Seeds of Change: Moving On
I live in a little hermetic world in an urban/suburban enclave in St. Louis County, Missouri. Now that I live alone and write from home, most days are fairly routine—writing in the mornings (and some afternoons), taking a 30-plus minute walk outside or on my treadmill in bad weather, saving most afternoons to interview sources for articles, set up meetings or lunch dates, going to the library, and doing volunteer work.
Evenings are relegated to staying home, reading and watching old movies, happy hours with friends, going to concerts, or attending lectures or plays. Yet, life is never really that steady, or finished. I have learned this as loss and change continue to permeate my routine.
In 2011, I experienced the biggest upheaval when my spouse of 42 years died. What was I now supposed to do? It took almost two years to figure it out. At that point, I remember thinking about leaving St. Louis but decided it wasn’t realistic while my parents were alive and depended on me. I was the only one of four siblings who lived in the same town as they did. By default, I became the designated caregiver.
After my mother died almost three years ago (my father was already deceased at that point) I thought again about moving to a new city, maybe to LA where my daughter lives. I spent some time there but didn’t love it; it wasn’t a comfortable fit for my lifestyle and values. I rationalized that I was too entrenched in a comfortable routine in St. Louis and concluded why move, uproot myself and go through the aggravation of selling my condo. In addition, my life was easy, my elder son still lived in St. Louis, and my husband’s family including his mother and sister were here.
And then early this year my older son left St. Louis for a job in New York, where my two sisters and writing partner Barbara live. I no longer had any nuclear family members left in my sphere, although I did have a strong relationship with my late husband’s only sister. After she passed away a few months ago, that became the tipping point, as writer Malcolm Gladwell says. It seemed the right time to move on and New York City was beckoning.
I fantasized about what a new life would be like in another place. As the days passed, the thought of moving to New York City became more intoxicating. This would be a shot to start my life anew while I am healthy and energetic.
And one day, I processed this out loud. I always do that for I need to hear myself say what I intend to do to make it real. Then, I tested it on Barbara who gave me a huge thumbs up. She was enthusiastic that we would be much closer to work together more in person than by computer and phone and she would love the companionship and to share her East Coast friends. I also started visiting New York more often and felt readier to dip my toes into a place where I never intended to live—the Big Apple.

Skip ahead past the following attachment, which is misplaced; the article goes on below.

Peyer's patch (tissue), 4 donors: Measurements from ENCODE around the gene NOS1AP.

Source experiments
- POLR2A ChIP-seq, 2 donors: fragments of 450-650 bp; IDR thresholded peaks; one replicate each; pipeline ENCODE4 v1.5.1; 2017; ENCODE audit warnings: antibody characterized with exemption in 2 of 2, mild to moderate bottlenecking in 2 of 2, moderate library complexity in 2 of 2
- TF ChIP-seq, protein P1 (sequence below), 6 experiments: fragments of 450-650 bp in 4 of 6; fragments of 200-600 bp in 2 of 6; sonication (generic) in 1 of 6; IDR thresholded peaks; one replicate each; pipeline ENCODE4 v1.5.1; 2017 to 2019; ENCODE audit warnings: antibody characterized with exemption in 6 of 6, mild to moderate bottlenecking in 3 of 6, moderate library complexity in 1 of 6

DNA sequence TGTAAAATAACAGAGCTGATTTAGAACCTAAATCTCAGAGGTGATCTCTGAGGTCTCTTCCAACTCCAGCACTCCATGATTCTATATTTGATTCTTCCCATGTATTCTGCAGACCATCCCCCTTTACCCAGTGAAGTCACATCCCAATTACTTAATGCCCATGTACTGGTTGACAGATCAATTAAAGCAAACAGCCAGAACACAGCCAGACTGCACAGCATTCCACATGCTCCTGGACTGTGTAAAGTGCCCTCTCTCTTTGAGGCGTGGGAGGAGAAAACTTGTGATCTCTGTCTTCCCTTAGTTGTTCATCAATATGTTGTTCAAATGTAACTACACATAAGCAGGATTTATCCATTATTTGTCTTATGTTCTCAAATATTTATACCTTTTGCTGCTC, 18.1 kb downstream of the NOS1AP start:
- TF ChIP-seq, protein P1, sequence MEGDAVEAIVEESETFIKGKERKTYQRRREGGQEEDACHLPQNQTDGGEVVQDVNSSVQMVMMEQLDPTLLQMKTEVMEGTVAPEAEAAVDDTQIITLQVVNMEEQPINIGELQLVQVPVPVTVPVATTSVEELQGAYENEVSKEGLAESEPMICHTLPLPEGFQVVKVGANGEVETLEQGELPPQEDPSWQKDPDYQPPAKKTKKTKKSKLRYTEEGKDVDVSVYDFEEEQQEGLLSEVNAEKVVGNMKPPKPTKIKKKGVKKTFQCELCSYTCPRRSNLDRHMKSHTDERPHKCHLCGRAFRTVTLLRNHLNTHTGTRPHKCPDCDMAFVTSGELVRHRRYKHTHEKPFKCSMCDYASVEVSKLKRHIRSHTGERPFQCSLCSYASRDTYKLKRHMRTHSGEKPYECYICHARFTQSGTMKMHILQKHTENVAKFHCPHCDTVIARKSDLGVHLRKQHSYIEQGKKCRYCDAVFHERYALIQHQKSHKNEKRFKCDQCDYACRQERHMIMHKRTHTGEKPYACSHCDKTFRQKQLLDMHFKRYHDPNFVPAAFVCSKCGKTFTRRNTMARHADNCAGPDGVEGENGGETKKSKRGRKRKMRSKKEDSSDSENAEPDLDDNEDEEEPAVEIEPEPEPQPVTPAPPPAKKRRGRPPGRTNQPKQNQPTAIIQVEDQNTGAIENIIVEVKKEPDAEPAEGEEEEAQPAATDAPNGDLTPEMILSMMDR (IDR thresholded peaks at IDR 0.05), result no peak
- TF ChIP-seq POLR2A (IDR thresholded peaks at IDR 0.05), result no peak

This decision is ironic. My late husband and I visited New York many times. We’d go to see my two sisters and each of our three children who went to college there. We’d return to St. Louis after a visit exhausted and exclaim (forgive the cliché): “Great place to visit but we’d never want to live there.” If he were still alive, I highly doubt that he would have ever wanted to move there even if it were to live closer to two of our kids. He frequently said he’d never move out of our house and leave St. Louis. I asked my daughter what she thinks. Her answer: “He didn’t like big cities and really enjoyed the slow pace of living in Missouri.”
Over time our preferences change. What in those days left a bad taste after a draining NYC visit, has now morphed itself into seeming quite appealing.
New York has always been the place to test your mettle whether starting out in almost any career or ending up there as one ages. You don’t need to drive, you can walk everywhere, have ready access to multiple hospitals, great public parks and every type of entertainment and restaurant imaginable. And my relatives and writing partner I knew would be there for me if I got sick or simply needed someone to take me for a medical procedure.
In addition, I no longer want the responsibility of owning a home, car or even so much stuff. I could rent and in a huge number of neighborhoods near good public transportation, grocery stores, libraries, movies and museums. The list goes on and on. While it can be very pricey, there are also half price or reduced fares and memberships for seniors that are widely available.
That said, I am now putting the plans in place to exit St. Louis within a year. It means leaving behind my apartment, many good friends, and the city where I grew up. Currently, I am in the research phase to decide which neighborhood appeals most and what I can afford based on my wish list: close to my sisters and son on the West Side, at least 1 ½ baths, washer and dryer in the unit, a low floor (I get spooked living up too high). I plan to visit NYC a few times this year and stay in different areas to get a feel for the flavor of each.
Change is never easy but as many are telling me since I started sharing the idea, I can return to visit and always will have a place to stay. I realize too that a new city means, for starters, changes in doctors and dentists, banks and Medicare.
One of the dangers of looking forward is the tendency to romanticize. I envision my first year will be like one long adventurous vacation with so much to choose from and then reality will set in. But when it all shakes out, I will know whether this is where I should and want to be. And if not, I can pick up and move again.
As the year unfolds, I will post blogs that will permit you to come along on my journey. Buckle up! I know there will be bumps along the way, but I promise there will also be highs as I discover new restaurants, coffee shops, great museum shows, lectures, concerts and enjoy some celebrity sightings.